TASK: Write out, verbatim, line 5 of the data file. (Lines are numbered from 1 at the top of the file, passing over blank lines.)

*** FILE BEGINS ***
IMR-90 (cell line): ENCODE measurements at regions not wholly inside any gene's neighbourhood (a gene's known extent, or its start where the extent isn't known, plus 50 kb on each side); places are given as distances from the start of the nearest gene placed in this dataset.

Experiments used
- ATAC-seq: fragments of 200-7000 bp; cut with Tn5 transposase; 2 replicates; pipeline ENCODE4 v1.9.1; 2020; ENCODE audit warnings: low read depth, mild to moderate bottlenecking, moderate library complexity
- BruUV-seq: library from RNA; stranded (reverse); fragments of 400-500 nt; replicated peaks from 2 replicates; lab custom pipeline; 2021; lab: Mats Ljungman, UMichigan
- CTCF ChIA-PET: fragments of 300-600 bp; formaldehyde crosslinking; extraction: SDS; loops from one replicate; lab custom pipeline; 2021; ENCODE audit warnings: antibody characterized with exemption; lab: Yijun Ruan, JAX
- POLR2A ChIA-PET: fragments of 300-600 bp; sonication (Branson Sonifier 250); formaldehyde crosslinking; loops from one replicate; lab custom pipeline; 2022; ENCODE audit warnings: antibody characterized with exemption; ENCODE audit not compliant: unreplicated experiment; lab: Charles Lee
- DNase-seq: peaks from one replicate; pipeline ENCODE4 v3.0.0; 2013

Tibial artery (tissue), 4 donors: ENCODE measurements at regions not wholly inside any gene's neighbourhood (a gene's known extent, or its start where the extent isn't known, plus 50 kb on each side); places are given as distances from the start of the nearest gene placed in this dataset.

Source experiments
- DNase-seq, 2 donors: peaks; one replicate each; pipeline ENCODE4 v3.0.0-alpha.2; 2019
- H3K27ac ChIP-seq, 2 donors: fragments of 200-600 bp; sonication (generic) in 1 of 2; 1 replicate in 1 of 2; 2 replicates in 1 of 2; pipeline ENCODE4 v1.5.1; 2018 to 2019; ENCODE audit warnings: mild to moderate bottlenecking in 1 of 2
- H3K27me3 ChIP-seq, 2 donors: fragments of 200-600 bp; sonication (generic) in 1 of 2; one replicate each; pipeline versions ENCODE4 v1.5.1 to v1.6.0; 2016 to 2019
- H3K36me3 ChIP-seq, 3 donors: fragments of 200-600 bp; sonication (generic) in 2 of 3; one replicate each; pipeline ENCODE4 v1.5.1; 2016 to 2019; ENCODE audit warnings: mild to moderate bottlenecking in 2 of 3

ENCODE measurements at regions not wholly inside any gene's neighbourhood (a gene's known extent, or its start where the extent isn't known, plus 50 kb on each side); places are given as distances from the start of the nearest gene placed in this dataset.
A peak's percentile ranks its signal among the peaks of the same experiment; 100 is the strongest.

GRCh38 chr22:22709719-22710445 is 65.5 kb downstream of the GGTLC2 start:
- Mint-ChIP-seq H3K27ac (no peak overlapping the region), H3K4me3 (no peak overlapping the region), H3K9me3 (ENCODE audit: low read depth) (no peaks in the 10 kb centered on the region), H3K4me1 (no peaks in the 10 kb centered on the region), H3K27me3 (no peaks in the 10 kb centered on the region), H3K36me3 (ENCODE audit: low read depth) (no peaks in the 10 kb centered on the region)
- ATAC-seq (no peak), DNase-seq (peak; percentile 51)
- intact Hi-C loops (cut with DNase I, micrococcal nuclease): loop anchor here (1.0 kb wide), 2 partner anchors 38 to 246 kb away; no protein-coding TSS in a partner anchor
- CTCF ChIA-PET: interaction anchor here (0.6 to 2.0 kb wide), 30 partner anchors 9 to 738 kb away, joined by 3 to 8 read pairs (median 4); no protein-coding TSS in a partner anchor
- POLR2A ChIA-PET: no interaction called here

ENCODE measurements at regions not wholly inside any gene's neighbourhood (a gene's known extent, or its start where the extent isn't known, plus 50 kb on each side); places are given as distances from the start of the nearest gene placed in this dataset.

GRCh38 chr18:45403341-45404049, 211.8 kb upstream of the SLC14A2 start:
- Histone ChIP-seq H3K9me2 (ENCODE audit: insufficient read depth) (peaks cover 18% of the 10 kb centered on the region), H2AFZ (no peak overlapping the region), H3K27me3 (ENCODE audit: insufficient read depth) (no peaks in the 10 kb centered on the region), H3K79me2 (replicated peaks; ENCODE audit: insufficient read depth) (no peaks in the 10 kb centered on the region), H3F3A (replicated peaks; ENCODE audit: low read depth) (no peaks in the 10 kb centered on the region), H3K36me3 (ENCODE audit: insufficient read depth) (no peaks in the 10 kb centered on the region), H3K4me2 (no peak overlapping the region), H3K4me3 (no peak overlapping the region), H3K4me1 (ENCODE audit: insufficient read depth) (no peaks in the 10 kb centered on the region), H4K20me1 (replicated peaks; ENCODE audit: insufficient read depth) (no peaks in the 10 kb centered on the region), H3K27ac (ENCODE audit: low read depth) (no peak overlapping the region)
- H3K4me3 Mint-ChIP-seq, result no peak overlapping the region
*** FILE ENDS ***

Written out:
- CTCF ChIA-PET: fragments of 300-600 bp; formaldehyde crosslinking; extraction: SDS; loops from one replicate; lab custom pipeline; 2021; ENCODE audit warnings: antibody characterized with exemption; lab: Yijun Ruan, JAX